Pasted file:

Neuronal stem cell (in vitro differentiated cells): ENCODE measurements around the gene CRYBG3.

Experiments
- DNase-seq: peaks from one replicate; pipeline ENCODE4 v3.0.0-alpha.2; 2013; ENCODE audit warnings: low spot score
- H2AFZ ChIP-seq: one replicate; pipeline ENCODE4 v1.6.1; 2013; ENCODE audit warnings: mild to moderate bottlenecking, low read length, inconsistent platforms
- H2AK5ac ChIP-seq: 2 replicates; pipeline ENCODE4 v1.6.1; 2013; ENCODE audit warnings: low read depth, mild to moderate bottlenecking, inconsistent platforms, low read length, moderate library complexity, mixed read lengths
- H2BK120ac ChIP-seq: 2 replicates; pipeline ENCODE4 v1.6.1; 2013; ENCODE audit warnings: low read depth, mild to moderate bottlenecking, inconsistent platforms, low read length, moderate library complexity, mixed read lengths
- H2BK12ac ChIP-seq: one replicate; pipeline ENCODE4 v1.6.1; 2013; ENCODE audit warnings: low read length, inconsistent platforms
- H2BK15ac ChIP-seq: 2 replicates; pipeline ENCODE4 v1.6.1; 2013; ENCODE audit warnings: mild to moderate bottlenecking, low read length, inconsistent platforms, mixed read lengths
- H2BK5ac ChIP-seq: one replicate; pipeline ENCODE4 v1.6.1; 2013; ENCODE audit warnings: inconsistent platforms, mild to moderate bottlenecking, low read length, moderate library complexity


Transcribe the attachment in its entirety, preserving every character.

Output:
Neuronal stem cell (in vitro differentiated cells): ENCODE measurements around the gene CRYBG3.

Experiments
- DNase-seq: peaks from one replicate; pipeline ENCODE4 v3.0.0-alpha.2; 2013; ENCODE audit warnings: low spot score
- H2AFZ ChIP-seq: one replicate; pipeline ENCODE4 v1.6.1; 2013; ENCODE audit warnings: mild to moderate bottlenecking, low read length, inconsistent platforms
- H2AK5ac ChIP-seq: 2 replicates; pipeline ENCODE4 v1.6.1; 2013; ENCODE audit warnings: low read depth, mild to moderate bottlenecking, inconsistent platforms, low read length, moderate library complexity, mixed read lengths
- H2BK120ac ChIP-seq: 2 replicates; pipeline ENCODE4 v1.6.1; 2013; ENCODE audit warnings: low read depth, mild to moderate bottlenecking, inconsistent platforms, low read length, moderate library complexity, mixed read lengths
- H2BK12ac ChIP-seq: one replicate; pipeline ENCODE4 v1.6.1; 2013; ENCODE audit warnings: low read length, inconsistent platforms
- H2BK15ac ChIP-seq: 2 replicates; pipeline ENCODE4 v1.6.1; 2013; ENCODE audit warnings: mild to moderate bottlenecking, low read length, inconsistent platforms, mixed read lengths
- H2BK5ac ChIP-seq: one replicate; pipeline ENCODE4 v1.6.1; 2013; ENCODE audit warnings: inconsistent platforms, mild to moderate bottlenecking, low read length, moderate library complexity